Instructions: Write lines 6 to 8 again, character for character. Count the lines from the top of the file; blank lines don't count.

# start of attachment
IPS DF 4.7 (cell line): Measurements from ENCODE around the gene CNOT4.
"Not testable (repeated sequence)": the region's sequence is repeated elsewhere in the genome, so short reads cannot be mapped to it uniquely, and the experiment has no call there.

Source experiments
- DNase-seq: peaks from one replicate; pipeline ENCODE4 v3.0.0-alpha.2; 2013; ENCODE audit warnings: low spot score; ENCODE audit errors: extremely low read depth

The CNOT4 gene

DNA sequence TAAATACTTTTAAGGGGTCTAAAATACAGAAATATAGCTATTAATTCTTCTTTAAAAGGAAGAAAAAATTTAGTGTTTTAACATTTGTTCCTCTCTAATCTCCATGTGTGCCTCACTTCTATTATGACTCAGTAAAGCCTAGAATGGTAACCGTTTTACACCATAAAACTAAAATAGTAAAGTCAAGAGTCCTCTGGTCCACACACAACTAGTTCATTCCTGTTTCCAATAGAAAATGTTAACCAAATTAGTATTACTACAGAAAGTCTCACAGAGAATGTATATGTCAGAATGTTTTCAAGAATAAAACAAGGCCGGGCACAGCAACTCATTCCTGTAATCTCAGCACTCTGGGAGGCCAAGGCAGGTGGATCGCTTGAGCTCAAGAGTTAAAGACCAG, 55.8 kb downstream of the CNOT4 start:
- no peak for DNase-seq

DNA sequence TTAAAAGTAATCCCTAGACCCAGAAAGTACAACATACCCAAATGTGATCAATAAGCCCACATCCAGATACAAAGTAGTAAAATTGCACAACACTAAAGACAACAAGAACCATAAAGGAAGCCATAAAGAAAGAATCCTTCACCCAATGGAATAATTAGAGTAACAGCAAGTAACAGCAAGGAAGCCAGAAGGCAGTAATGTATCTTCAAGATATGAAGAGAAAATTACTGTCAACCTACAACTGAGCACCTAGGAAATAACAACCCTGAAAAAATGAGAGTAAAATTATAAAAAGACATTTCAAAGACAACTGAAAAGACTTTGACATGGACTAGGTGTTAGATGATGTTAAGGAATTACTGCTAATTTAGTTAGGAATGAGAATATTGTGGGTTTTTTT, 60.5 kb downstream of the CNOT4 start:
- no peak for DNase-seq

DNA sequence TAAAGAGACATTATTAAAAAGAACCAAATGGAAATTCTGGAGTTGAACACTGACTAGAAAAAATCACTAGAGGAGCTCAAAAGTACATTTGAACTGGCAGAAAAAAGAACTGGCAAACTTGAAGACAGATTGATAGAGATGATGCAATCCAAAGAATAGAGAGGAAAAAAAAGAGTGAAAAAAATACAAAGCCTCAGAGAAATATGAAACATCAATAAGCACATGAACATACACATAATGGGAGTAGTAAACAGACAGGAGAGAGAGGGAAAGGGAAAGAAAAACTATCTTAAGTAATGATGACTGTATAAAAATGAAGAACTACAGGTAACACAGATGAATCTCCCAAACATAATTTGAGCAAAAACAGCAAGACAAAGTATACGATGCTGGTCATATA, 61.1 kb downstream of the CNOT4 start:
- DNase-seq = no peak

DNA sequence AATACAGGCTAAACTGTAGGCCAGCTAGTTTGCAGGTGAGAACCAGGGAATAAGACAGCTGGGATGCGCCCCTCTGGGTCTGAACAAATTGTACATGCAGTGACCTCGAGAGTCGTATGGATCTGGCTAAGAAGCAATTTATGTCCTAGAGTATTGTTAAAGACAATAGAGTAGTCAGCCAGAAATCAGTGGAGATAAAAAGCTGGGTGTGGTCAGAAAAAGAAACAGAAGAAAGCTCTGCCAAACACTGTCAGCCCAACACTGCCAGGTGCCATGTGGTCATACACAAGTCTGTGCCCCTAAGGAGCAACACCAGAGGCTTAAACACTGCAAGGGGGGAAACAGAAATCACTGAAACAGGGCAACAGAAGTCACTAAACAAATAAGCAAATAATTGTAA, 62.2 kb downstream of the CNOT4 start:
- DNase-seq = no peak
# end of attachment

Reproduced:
DNA sequence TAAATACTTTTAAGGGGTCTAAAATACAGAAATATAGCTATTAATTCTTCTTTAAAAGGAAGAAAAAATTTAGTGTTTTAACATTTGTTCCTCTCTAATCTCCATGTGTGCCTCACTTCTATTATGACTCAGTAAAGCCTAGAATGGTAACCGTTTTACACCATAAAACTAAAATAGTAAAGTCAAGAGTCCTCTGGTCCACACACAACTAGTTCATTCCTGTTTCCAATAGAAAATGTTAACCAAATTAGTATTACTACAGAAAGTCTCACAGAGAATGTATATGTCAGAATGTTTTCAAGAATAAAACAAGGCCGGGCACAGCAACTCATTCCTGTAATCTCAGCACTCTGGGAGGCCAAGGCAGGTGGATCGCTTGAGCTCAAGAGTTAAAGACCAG, 55.8 kb downstream of the CNOT4 start:
- no peak for DNase-seq

DNA sequence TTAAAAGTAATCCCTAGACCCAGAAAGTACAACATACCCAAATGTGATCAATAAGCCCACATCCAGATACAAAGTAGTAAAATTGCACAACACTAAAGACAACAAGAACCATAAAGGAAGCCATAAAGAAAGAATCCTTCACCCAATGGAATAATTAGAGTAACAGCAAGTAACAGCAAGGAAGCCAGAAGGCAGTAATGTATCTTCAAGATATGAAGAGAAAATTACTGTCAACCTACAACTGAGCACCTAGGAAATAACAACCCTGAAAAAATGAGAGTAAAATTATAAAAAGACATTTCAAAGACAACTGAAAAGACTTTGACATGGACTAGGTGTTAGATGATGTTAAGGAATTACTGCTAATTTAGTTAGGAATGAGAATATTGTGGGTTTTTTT, 60.5 kb downstream of the CNOT4 start: